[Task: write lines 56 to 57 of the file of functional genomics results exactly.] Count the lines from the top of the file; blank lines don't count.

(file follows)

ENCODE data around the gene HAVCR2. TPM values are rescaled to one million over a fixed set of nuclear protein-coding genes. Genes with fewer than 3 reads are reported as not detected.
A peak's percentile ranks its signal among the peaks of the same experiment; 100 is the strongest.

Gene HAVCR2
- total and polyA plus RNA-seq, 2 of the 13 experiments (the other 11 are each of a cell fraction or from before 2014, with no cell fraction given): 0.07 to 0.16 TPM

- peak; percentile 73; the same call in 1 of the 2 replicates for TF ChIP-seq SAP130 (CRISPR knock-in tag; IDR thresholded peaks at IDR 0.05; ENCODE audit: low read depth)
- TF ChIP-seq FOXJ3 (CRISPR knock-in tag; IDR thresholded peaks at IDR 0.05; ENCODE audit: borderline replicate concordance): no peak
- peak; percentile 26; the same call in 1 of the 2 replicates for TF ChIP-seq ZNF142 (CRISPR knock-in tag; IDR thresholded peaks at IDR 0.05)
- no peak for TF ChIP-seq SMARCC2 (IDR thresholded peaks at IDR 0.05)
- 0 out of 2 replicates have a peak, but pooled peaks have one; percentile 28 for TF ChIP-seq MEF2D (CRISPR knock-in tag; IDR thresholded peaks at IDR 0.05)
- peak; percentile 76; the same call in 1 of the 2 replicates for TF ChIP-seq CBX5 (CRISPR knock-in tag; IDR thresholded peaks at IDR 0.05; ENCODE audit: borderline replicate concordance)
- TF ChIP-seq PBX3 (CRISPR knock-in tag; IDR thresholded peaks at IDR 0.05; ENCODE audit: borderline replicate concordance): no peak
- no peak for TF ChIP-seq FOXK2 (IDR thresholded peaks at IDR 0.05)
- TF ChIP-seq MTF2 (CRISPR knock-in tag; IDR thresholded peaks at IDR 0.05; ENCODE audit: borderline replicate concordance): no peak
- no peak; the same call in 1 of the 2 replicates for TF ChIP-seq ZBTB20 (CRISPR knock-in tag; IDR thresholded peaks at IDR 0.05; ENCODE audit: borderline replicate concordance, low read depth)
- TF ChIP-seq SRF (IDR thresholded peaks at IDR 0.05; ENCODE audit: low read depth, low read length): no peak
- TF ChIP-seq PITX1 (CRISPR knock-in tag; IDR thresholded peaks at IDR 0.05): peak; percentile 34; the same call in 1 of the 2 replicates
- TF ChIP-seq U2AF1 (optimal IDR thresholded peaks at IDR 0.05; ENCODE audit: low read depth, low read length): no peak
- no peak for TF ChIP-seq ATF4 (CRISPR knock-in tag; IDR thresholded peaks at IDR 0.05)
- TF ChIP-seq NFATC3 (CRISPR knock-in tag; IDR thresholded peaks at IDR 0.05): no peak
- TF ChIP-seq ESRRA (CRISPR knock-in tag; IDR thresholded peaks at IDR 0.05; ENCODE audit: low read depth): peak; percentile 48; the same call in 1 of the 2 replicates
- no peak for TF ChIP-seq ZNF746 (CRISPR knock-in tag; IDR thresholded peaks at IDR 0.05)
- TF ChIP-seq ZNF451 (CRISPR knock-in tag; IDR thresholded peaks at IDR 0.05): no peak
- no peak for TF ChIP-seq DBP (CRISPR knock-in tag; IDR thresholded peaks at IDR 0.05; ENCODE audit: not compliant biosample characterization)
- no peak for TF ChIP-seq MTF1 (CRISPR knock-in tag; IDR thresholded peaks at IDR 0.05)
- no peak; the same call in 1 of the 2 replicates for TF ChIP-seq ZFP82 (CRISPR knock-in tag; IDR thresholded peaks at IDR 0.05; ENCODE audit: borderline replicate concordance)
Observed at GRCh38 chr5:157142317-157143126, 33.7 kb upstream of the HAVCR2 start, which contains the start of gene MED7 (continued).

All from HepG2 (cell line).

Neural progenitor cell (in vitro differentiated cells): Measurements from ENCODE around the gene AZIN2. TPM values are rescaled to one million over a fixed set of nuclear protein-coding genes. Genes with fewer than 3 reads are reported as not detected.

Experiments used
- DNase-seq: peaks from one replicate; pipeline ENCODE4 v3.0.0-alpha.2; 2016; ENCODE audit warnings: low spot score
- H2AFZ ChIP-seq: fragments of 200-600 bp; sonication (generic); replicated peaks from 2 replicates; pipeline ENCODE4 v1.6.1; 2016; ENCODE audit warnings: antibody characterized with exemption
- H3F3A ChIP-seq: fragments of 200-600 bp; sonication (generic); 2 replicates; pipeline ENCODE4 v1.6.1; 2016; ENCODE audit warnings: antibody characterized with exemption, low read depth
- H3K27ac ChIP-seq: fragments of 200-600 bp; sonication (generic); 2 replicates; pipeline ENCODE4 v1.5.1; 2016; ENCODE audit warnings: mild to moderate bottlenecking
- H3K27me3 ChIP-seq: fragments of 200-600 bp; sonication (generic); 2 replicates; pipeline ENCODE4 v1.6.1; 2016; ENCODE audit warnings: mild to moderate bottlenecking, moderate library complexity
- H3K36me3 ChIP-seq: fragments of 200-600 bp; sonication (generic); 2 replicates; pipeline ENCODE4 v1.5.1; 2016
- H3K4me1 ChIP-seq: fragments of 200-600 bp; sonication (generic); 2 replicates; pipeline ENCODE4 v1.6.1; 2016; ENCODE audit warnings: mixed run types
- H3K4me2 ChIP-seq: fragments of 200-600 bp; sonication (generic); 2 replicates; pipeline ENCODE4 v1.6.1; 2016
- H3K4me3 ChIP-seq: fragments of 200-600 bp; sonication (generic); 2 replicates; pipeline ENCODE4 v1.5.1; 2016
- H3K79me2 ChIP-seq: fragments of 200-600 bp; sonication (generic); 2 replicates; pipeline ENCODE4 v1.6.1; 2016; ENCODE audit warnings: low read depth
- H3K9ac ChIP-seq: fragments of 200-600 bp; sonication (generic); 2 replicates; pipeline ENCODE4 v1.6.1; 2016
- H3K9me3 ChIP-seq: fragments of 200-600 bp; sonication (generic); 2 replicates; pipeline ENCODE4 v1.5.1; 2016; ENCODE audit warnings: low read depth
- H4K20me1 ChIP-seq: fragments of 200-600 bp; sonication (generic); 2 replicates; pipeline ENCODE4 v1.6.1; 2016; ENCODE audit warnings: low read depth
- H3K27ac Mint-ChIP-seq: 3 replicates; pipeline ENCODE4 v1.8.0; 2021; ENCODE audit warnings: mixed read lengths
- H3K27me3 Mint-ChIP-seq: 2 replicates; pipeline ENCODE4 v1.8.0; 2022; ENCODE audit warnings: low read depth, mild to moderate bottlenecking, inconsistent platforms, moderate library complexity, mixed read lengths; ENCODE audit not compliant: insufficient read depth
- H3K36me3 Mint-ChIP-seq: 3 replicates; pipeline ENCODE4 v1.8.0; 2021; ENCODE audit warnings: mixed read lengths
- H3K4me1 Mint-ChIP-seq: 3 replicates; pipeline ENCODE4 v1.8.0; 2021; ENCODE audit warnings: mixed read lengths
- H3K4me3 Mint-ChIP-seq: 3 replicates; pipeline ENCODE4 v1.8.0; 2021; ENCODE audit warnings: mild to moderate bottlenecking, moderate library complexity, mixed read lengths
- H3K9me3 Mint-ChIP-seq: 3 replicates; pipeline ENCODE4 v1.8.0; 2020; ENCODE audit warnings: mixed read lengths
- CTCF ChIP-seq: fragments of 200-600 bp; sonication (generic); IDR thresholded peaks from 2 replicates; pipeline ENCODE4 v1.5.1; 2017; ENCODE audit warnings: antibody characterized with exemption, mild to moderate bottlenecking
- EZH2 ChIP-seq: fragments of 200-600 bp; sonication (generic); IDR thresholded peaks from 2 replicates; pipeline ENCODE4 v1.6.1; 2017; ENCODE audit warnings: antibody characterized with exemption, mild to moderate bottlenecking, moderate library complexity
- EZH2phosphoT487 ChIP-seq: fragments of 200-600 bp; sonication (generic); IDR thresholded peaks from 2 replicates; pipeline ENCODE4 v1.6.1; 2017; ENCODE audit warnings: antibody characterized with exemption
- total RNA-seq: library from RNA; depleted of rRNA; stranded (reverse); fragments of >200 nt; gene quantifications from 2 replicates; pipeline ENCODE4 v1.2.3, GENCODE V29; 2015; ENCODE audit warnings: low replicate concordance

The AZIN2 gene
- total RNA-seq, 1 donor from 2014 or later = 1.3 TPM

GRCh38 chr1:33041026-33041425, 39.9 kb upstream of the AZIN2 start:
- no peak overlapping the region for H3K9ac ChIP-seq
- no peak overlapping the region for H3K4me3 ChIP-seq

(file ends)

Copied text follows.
- no peak overlapping the region for H3K9ac ChIP-seq
- no peak overlapping the region for H3K4me3 ChIP-seq